I genuinely feel its in your abilities to play open, dynamic rugby, moving the ball around and attacking from all directions. I urge you to play with your heads up, look for or create opportunities, play to your collective strengths, and establish continuity with clever support and timely communication. If you’re not already thinking on those levels, I will get you there. I will foster each player’s understanding of the game and development of her skills and hope that when individuals acquire this knowledge they, too, can support the learning of others in an efficient, constructive, and positive way.
Types of Activities
My training sessions tend to be drills light and scenario / game heavy. Research shows this to be the best way to develop your understanding of the game and they’re more fun! I think it’s especially true of rugby given the amount of players on the field facing off in two nearly-complete lines. No other invasion game has that kind of congestion. We’ll continually look at ways to find and open ‘doors’ rather than blindly bash into ‘walls’. Most activities are done at game pace, with game-like pressure, multiple variables and realistic context that will help you become attuned to the conditions of the game. This cannot be done in closed drills where you really aren’t making decisions, but are just going through the motions like robots. And we certainly don’t want to save game or game-like practice until Saturday!
I will also teach you to read the play; learning to anticipate actions, be aware of visual cues, and recognise patterns that will allow you to be more successful. By doing this in small to large groups, you will be better able to sift through what sports scientists call contextual interference (i.e. all the stuff you see when in a game) and develop solutions to these problems through perception-action coupling (i.e. choosing an appropriate action as a response to what you see in front of you). The aim, therefore, is to keep you active, give you lots of touches of the ball, and to put you in challenging situations that will be constrained in various ways to make the learning objective more obvious.
Rugby is a messy and chaotic game, so we’ll spend a lot of time in that state so you can get accustomed to it and process ways to deal with it individually and in groups. Ever hear a top athlete say the game ‘slows down’ for them? What they really mean is that they know their abilities and those of their team mates. They also are very familiar with the playing environment and patterns of play so well that they’re better able to deal with the multitude of variables in front of them and choose the best action. I want you all to take steps in that direction!
Constructive Feedback and Questioning
My environment is a ‘safe to fail’ one because I want you to learn from mistakes and be ambitious in how you play the game. Each activity starts with an objective / problem and we will quickly discuss possible solutions. With those in mind, you should be able to apply that knowledge – or knowledge from previous lessons and even other sports! – to the task at hand. Typically, during the activity you will hear me celebrating people’s successes, reinforcing the reasons why that worked so you can add it to your movement memory.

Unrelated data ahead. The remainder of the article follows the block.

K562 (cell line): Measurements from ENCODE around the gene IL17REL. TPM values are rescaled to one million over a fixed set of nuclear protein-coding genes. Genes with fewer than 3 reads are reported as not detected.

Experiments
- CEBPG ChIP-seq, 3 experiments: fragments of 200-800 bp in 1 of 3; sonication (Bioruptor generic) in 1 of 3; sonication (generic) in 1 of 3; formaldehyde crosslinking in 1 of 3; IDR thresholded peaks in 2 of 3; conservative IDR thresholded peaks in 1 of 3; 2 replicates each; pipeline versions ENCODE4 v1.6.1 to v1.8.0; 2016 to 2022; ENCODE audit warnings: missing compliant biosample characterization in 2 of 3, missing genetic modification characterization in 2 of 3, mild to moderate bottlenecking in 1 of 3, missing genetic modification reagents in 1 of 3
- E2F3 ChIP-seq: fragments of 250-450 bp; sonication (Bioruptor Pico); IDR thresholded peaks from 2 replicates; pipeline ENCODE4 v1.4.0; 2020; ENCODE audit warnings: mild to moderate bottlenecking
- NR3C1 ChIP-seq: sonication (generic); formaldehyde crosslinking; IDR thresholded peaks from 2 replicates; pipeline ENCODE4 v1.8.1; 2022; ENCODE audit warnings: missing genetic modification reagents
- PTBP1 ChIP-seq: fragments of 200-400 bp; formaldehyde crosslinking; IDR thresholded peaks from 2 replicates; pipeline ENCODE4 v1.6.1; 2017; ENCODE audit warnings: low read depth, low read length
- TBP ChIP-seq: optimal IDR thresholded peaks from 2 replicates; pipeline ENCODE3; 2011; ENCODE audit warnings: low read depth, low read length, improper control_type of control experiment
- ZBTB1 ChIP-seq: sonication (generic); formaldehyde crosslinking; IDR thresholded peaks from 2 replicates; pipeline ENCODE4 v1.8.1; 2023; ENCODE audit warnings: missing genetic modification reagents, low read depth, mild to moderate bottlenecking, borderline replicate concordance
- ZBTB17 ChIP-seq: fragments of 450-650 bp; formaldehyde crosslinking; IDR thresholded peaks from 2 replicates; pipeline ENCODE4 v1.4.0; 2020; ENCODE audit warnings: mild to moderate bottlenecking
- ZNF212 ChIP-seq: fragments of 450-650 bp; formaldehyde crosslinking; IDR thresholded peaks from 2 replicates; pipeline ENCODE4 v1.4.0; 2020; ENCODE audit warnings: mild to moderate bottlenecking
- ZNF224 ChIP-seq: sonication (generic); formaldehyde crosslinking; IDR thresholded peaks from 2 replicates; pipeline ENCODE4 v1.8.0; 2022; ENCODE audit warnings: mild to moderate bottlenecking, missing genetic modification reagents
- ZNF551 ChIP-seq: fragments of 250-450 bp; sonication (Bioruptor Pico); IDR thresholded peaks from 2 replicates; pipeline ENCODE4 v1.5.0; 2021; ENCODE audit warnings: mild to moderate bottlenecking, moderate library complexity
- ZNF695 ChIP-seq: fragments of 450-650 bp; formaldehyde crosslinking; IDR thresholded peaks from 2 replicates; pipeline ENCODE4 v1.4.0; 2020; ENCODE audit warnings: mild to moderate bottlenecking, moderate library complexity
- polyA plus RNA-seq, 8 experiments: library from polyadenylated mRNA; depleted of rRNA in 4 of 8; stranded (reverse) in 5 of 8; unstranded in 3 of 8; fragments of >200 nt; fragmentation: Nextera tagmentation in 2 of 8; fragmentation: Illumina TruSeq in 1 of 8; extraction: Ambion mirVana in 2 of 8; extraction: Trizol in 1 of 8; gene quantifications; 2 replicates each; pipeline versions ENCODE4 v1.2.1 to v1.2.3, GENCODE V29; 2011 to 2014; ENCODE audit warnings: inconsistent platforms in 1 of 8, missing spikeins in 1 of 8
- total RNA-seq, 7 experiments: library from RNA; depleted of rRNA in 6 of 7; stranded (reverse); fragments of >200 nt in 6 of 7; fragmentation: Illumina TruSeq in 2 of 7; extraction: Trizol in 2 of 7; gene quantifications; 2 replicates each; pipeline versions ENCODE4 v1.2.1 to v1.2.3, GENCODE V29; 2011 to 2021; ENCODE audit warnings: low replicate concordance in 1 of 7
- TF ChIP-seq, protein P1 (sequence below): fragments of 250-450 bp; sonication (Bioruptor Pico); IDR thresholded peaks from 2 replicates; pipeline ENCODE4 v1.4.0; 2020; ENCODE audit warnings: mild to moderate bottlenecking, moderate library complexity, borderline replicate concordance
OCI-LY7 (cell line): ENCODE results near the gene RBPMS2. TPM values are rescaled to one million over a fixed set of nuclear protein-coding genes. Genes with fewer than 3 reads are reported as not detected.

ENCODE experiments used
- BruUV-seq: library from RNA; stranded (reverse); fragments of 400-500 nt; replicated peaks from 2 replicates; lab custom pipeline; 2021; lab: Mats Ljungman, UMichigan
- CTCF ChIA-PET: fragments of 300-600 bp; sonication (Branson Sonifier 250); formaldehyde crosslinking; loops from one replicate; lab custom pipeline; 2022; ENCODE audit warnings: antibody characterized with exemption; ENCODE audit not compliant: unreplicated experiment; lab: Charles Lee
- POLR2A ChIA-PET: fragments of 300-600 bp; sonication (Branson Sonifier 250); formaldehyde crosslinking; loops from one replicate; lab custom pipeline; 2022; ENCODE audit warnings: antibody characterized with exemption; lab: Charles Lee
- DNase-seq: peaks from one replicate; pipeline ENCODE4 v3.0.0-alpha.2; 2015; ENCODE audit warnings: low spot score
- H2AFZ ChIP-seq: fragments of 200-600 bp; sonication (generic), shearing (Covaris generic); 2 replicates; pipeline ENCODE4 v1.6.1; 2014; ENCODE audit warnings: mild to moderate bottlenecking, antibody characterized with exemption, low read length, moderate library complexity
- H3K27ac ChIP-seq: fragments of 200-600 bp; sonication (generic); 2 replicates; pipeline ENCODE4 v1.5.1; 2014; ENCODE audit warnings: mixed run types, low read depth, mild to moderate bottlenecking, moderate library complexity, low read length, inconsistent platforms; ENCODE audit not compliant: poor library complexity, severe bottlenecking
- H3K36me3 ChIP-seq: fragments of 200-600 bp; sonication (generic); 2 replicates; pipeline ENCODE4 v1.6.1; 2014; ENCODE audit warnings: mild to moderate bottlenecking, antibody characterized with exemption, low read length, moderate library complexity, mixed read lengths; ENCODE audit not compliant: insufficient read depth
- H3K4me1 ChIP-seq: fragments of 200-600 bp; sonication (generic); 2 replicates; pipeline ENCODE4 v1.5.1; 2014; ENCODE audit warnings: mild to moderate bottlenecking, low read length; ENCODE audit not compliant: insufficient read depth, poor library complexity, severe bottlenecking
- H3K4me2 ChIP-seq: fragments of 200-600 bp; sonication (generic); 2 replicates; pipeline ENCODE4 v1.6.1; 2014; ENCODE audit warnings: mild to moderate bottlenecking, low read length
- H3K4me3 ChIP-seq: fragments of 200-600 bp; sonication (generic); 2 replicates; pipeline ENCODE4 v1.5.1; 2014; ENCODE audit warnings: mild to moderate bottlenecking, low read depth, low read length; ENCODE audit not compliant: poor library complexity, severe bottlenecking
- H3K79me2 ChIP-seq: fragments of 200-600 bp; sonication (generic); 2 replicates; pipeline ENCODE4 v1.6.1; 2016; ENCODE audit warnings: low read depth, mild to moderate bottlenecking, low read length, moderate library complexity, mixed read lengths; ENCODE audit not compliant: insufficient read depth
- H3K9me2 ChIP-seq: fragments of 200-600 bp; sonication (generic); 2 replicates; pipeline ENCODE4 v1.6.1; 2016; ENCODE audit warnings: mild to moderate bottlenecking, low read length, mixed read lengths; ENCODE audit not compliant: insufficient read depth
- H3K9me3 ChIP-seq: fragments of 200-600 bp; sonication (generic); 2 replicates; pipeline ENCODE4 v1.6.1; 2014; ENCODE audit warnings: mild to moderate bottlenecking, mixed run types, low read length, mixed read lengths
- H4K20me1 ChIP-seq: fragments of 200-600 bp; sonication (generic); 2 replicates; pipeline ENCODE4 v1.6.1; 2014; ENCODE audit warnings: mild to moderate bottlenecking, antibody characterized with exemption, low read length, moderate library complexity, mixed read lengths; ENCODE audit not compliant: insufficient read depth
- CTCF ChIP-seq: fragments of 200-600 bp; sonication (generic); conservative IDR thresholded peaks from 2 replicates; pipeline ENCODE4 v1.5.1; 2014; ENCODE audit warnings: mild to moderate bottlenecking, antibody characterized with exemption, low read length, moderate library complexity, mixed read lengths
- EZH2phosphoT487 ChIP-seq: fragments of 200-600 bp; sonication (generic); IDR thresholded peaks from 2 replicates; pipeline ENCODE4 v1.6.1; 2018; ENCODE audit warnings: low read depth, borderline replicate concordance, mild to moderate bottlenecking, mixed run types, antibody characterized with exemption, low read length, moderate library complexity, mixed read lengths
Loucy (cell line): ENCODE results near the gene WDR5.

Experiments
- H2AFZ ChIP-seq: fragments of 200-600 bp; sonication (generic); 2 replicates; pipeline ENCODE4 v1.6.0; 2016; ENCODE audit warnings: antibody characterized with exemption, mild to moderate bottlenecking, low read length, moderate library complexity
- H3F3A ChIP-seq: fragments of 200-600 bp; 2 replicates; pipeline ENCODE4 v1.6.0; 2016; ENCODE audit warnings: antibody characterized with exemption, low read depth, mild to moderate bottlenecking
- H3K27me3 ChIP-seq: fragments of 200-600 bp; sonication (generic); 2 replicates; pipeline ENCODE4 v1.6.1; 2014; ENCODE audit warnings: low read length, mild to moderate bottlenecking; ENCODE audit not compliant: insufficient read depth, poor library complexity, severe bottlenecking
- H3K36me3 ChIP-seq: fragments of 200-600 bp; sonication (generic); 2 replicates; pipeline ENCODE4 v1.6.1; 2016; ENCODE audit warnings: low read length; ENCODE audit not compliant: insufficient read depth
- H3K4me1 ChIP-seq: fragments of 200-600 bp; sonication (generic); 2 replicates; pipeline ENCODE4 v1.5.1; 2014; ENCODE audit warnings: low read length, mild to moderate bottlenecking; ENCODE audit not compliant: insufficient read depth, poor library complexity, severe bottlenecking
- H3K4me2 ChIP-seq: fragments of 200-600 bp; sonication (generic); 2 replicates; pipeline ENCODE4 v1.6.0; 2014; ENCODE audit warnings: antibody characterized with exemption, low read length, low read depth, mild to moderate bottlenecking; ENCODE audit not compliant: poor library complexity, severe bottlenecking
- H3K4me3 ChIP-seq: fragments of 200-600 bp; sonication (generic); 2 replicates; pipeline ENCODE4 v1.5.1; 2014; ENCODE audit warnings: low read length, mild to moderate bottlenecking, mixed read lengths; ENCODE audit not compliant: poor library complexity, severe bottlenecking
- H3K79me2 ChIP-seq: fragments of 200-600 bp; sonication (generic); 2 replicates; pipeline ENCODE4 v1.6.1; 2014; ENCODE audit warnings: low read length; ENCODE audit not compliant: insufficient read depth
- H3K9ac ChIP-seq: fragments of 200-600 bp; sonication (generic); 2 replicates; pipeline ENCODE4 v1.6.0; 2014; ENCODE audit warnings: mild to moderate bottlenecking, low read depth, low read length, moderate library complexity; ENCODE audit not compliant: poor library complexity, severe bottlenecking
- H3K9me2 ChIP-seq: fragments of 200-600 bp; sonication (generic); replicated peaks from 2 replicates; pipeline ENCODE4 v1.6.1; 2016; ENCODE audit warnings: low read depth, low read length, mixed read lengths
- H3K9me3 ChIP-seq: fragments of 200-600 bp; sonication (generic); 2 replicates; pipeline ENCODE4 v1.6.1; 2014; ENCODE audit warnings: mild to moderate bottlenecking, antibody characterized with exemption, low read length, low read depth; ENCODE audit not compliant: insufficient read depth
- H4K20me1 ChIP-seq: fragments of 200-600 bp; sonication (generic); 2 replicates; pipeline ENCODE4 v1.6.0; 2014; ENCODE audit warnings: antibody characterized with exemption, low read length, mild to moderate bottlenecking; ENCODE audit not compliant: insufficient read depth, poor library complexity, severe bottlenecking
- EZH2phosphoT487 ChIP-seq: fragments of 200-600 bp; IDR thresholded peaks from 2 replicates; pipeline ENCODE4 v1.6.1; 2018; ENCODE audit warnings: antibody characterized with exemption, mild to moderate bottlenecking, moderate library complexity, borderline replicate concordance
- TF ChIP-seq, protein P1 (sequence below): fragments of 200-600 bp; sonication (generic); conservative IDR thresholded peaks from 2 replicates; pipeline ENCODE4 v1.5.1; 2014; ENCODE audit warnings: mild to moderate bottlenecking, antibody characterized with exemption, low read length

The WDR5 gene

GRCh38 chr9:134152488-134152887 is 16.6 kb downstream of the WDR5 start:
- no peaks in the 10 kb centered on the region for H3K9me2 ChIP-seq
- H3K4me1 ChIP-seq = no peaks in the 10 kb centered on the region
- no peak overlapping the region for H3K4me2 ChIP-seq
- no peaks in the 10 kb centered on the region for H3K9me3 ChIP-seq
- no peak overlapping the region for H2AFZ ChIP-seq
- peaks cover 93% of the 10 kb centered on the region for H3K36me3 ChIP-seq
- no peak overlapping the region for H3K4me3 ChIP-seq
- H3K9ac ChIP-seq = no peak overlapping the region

I will always be willing to offer positive and constructive advice when you’re struggling to grasp the concept(s), but will start with questions so that you might become more self-aware and analytical. If you’re not sure, I’ll then go to a more specific question that gives a hint, but not a direct answer. I want to give everyone the opportunity and sufficient time to process their own mistakes and seek advice only when they’re unsure. I hope you will allow follow my lead in not offering immediate (constructive?) criticism to your team mates. No one likes to be reminded of their mistakes and I will not have people making others feel worse when they occur with negative comments or body language. Give the situation some ‘time to breathe’ and, if relevant, make sure to be specific, positive, and constructive with feedback.
Even better, research shows that women are more likely to open up – rather than push back or go into their shells – when simply asked open questions like: “What happened there?” (Check out this interview if you want to hear more about that: Athlete By Design) This gives athletes a chance to reflect on what they just did and learn from assessing the process, compared to simply giving an answer that may go in one ear and out the other. It allows you to take charge of your own development, which is empowering and builds confidence. Growth and retention of knowledge is enhanced using the questioning method, and it’s a right every athlete deserves to have. In addition, it improves inter-personal relationships between players which is immeasurable when it comes to the atmosphere within the team and our performance on the field.